My father fought at Ypres;
They called it the Ypres salient,
Where German lines bulged,
Into our own dear English soil.
In the middle was Hill 62,
Such a prize that twenty thousand dead
Witness to its capture and re-capture
And capture and re-capture.
My Dad’s rifle served him well at Ypres.
Leaning over the trench he sniped
At will at foolish Germans
Who raised their heads too high.
My Dad got a medal at Ypres,
For bravery in the face of the enemy.
Who was this enemy?
Men like him who left house and hearth to fight?
These Germans with their pointed heads,
They called them oppressors of the poor.
Demons from hell, whose one sole aim
Was to destroy our English freedom.
But their wives and children waited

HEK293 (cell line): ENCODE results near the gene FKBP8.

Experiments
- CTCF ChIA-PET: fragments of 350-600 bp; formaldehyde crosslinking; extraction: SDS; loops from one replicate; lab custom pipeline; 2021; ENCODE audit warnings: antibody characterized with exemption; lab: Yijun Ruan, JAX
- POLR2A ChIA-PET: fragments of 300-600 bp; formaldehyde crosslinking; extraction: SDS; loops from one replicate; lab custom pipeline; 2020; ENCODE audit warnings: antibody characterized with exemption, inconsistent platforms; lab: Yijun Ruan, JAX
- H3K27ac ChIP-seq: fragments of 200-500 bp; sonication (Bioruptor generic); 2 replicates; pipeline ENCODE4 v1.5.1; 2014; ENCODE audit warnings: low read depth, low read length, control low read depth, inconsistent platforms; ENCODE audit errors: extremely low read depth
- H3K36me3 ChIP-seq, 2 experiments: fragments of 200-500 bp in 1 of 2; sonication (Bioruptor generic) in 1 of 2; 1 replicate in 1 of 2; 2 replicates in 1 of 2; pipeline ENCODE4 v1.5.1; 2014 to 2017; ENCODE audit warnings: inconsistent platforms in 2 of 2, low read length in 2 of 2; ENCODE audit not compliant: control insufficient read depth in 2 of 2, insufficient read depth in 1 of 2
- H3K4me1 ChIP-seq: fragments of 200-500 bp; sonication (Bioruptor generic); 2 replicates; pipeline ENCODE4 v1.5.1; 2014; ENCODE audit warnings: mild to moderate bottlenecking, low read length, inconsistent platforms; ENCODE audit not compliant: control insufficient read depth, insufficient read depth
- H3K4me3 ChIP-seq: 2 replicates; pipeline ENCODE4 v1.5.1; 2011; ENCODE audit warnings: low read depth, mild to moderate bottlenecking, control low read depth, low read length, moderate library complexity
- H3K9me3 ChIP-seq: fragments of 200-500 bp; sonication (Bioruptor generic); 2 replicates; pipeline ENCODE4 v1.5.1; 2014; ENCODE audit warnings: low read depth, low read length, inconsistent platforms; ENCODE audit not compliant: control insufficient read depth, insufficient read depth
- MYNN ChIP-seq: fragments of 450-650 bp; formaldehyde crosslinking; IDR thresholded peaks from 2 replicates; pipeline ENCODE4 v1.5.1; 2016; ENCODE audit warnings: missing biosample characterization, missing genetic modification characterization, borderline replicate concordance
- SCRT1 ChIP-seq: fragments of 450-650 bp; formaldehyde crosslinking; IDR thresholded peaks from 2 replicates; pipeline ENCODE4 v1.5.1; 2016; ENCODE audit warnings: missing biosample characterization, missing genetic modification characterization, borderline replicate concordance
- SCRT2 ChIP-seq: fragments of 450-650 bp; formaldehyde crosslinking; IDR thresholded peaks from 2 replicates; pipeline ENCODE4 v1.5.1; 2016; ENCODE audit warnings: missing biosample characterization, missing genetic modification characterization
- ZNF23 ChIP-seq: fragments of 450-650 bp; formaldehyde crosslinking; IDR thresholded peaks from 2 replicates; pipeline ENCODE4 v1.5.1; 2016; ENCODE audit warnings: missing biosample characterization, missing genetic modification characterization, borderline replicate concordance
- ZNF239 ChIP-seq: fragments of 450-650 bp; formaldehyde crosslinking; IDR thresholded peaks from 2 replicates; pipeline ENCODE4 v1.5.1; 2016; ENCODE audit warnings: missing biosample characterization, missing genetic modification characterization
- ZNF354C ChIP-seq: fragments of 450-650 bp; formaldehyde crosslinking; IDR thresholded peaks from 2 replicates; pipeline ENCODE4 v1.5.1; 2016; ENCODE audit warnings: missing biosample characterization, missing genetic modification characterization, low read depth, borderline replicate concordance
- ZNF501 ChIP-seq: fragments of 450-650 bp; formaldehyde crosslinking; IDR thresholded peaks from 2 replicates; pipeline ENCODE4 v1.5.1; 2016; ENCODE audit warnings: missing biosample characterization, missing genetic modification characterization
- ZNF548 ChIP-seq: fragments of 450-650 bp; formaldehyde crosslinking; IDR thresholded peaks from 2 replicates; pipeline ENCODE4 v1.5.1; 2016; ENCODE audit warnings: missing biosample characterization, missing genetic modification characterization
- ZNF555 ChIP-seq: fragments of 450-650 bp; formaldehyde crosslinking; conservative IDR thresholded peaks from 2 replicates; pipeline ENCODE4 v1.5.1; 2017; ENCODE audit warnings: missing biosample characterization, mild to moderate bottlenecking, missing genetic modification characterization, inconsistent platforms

In vain for the moment of victory
That never came, only starvation
And that terrible feeling of loss.
Talking about loss, my Father
Left his left leg at Ypres,
Somewhere in the sucking mud.
But they never found his lost leg.
Yet as a child I remember well
His footfall coming home;
Dot one – carry one, the sound
That always announced his arrival.
My Dad hardly ever spoke of Ypres,
Except that once he said,
The shell that did for his leg
Also did for his mates.
So my Dad came home
But his mates didn’t;
That’s why I am here
Writing this poem in case I forget.